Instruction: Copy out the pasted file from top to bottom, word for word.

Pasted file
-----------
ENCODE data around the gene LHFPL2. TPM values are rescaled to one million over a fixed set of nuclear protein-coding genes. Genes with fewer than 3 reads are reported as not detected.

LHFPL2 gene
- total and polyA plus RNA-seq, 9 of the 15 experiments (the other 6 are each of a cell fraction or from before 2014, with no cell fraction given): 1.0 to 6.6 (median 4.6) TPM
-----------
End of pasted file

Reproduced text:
ENCODE data around the gene LHFPL2. TPM values are rescaled to one million over a fixed set of nuclear protein-coding genes. Genes with fewer than 3 reads are reported as not detected.

LHFPL2 gene
- total and polyA plus RNA-seq, 9 of the 15 experiments (the other 6 are each of a cell fraction or from before 2014, with no cell fraction given): 1.0 to 6.6 (median 4.6) TPM